Industrial cybersecurity has become an essential element of risk management according to the US-based ICS Cybersecurity team at Yokogawa Electric. Just last year the company released the results of a survey looking at industrial autonomy. According to the survey, two-thirds of process industry companies are anticipating fully autonomous operations by 2030. The report reveals future trends in automation and autonomy, business priorities, and technologies being deployed in process industries including oil and gas, pharmaceuticals, chemicals, petrochemicals, and power generation. According to the report, 67 percent of respondents expect significant automation of most decision-making processes in plant operations by 2023.
With this shift to autonomous operation in industrial environments, come cyber risks. Recent reports indicate hackers are increasingly targeting industrial control system endpoints.
“Industrial cyber attacks are no longer novel. It’s becoming an everyday reality,” says Matt Malone, an ICS cybersecurity consultant with Yokogawa. “The attacks are becoming more prevalent and more well known.”
That’s why Malone has made it his mission to better prepare industrial environments for such attacks. Industrial Cyber talked to Malone about the importance of cybersecurity as risk management. He says organizations need to understand that the risks of cyberattacks are not decreasing and plan accordingly.
“I don’t think it’s a secret that a lot of control systems globally are playing catch up in regards to their cybersecurity policies and programs,” Malone says. “That’s been my mission, to evangelize the need for cybersecurity for control systems.”
In light of the increasing attacks on industrial control systems, Malone says it’s important for every organization to improve its cybersecurity program. And if organizations don’t have a cybersecurity program, Malones says it’s way past time to develop one.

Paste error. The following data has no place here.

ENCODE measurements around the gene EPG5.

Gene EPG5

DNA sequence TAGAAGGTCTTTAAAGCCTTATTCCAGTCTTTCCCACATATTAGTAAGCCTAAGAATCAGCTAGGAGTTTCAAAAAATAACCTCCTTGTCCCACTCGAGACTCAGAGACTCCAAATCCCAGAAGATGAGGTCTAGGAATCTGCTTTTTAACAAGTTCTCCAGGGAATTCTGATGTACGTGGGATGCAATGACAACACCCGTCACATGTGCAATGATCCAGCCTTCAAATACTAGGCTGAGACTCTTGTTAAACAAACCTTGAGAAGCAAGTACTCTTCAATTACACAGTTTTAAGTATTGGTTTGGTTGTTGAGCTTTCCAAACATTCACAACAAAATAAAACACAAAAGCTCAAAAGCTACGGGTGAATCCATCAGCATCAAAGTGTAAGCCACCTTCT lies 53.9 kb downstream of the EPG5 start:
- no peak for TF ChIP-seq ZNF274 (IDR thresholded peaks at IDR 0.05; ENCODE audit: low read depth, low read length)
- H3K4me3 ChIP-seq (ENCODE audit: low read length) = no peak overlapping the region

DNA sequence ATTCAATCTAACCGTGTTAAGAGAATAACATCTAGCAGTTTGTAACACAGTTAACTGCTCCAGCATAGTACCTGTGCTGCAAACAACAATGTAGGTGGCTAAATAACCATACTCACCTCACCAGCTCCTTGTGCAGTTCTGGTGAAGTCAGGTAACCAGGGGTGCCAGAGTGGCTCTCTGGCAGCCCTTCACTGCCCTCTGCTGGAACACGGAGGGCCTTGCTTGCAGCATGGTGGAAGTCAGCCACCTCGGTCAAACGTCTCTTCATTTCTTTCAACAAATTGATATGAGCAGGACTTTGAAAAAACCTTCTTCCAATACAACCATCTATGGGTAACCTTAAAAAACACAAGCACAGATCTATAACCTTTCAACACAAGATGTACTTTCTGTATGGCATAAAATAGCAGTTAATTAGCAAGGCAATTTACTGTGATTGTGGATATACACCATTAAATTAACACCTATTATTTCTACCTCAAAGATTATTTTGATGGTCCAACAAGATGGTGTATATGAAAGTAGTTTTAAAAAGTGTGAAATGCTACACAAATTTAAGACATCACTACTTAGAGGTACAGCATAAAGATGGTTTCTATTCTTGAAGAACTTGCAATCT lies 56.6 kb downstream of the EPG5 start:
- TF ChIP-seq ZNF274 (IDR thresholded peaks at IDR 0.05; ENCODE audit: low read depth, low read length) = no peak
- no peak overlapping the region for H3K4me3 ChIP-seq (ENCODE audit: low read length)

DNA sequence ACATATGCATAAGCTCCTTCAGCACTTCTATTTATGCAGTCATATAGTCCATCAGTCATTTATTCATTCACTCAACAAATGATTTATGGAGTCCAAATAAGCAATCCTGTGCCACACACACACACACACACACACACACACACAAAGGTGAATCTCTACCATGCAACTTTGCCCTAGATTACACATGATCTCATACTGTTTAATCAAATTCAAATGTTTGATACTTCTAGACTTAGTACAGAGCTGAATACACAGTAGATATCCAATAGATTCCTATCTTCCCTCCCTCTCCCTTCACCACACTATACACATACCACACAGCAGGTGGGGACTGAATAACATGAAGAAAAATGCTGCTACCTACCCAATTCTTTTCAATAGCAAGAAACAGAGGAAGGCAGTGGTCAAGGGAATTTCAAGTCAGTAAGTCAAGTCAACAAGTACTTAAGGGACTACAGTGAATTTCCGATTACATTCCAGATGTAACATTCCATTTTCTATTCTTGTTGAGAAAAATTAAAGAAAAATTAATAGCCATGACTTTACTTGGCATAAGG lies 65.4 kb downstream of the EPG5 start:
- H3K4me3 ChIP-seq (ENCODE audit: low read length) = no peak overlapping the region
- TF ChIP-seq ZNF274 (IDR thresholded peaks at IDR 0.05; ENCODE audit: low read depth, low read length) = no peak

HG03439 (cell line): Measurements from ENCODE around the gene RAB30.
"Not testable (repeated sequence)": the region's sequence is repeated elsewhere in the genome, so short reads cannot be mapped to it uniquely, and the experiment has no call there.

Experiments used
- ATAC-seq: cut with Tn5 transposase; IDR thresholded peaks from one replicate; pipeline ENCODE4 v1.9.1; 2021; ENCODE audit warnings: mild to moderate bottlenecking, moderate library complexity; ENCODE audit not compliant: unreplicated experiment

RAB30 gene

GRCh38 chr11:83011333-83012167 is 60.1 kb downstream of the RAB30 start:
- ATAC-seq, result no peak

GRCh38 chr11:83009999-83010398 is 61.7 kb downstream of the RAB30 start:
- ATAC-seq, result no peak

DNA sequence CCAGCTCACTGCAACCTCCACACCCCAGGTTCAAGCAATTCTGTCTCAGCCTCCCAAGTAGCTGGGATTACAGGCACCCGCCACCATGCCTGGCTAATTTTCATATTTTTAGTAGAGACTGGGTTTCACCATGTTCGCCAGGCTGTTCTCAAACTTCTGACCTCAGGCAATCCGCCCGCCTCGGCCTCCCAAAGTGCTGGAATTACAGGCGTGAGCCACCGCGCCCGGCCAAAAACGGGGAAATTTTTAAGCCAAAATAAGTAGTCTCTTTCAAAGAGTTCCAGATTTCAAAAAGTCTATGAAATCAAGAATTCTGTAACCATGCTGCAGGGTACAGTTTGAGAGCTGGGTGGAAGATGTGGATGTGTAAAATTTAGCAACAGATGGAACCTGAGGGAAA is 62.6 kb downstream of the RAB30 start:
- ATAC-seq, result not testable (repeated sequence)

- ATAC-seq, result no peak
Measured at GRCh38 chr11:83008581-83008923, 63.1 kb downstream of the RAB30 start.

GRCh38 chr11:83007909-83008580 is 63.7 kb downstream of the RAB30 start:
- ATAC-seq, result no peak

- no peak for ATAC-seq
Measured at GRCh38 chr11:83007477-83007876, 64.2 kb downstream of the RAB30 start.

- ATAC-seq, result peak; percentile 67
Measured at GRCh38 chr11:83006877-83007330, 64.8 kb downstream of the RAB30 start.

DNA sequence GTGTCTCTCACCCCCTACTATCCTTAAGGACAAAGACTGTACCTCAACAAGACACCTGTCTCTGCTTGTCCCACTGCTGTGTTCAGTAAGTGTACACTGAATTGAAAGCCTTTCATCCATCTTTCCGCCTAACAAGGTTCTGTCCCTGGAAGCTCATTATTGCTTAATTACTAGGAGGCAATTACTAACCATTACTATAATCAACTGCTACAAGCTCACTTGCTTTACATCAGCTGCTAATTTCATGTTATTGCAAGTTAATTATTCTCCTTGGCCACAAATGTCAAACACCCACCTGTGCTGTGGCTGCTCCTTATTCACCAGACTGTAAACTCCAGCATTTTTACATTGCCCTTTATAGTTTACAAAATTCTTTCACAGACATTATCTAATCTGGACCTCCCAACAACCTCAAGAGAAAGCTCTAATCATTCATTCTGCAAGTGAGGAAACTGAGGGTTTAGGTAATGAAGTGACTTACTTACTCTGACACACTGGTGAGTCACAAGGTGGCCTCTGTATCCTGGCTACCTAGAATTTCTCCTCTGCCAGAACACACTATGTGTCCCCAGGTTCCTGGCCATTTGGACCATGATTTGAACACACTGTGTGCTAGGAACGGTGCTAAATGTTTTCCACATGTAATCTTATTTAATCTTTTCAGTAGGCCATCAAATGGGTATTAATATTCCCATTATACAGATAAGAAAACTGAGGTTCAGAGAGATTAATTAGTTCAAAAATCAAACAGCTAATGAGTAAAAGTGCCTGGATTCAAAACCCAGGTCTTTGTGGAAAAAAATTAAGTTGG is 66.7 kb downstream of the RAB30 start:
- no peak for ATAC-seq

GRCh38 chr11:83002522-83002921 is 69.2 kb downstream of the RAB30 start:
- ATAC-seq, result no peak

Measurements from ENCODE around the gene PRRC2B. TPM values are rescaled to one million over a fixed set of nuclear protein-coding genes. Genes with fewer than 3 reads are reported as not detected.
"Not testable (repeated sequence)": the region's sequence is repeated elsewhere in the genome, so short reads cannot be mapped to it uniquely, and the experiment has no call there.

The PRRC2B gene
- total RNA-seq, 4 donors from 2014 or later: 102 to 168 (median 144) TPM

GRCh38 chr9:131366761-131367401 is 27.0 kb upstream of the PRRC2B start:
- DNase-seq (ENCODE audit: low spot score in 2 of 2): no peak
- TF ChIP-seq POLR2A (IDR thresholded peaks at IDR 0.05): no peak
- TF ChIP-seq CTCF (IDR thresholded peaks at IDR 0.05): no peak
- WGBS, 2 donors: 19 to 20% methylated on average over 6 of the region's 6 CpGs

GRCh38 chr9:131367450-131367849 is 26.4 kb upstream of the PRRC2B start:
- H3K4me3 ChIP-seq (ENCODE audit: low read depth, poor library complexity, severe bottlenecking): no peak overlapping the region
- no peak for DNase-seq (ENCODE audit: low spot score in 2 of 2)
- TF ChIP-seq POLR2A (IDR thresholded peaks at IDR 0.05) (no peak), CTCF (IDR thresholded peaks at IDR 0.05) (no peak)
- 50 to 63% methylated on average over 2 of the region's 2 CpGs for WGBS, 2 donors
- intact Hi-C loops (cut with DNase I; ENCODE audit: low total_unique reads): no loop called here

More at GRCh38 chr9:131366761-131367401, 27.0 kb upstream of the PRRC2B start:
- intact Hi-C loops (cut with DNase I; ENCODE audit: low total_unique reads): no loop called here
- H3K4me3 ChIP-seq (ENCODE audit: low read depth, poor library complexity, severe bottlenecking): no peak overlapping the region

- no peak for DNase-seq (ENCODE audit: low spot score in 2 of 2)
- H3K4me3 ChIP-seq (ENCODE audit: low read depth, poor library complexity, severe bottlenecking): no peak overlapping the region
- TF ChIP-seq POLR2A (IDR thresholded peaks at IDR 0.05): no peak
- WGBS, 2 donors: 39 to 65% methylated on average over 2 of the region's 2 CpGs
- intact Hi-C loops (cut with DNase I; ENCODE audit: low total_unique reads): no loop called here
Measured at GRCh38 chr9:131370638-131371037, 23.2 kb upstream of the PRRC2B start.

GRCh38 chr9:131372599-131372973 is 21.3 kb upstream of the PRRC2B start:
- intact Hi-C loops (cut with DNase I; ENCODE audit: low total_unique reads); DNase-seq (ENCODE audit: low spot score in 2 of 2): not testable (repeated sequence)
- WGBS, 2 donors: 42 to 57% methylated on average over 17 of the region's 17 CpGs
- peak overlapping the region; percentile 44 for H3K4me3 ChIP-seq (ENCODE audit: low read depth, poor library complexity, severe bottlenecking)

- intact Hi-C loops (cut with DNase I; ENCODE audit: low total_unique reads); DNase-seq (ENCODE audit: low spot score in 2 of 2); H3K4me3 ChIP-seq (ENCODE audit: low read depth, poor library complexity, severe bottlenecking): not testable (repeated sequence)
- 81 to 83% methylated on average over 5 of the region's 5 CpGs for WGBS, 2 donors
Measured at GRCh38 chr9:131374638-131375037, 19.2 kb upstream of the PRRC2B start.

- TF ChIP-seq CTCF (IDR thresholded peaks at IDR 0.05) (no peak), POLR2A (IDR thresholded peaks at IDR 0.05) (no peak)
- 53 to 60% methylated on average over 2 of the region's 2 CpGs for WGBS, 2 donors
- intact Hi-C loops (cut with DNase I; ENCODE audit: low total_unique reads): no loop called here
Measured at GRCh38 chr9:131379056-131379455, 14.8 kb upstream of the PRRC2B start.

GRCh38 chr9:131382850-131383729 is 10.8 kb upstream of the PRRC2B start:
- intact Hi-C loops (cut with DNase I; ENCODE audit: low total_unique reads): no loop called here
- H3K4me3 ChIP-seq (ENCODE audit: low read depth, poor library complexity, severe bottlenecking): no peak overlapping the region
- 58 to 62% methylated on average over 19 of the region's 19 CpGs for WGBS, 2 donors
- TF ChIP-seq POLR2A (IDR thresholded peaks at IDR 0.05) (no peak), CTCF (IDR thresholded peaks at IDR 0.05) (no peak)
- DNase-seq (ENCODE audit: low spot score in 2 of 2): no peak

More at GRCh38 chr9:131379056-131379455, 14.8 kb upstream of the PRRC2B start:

Luckily, many organizations seem to be paying attention. More than 50 percent of respondents in the Yokogawa survey said they plan to invest in cybersecurity over the next three years.
Malone says this shift is part of a larger shift in the industry.
“The days of closing the curtains on a cyber attack are coming to an end,” Malone says. “We’re starting to see companies become more willing to disclose whether or not they’ve been attacked and the remediations they’re taking. As that happens, it becomes a warning to others.
“As we see that shift to companies becoming more open with some of their attacks and countermeasures and some of their protections, I think we’re going to see that same shift in spending.”
Malone is an advocate of information sharing around cybersecurity attacks. He says highlighting these attacks is key to getting industrial organizations to understand the cybersecurity risk to their facilities.
“Not having any solutions or a program and just relying on security by obscurity isn’t an option anymore,” Malone says. “Some people think, ‘I’m a small plant, so who would really want to attack me with malicious code.’ With the amount of code that’s out there, some of it not even intended for industrial control systems, a lot of it is making its way to industrial control systems. Some of the older solutions that involved super glue and USB ports aren’t going to work anymore.”
Malone says industrial cybersecurity is an essential element of risk management. The first step is to understand the cybersecurity risk of your facility and the second step is to plan to mitigate that risk.
“This is an issue, but there’s something that can be done about it. It’s not something that has to be fixed overnight and it can’t be fixed overnight because we didn’t get here overnight,” Malone says. “There’s not really going to be an end state where one day you’re 100 percent secure from any and all malicious attacks. That’s not a realistic expectation. It’s a process that can be bettered over time with continuous improvements.”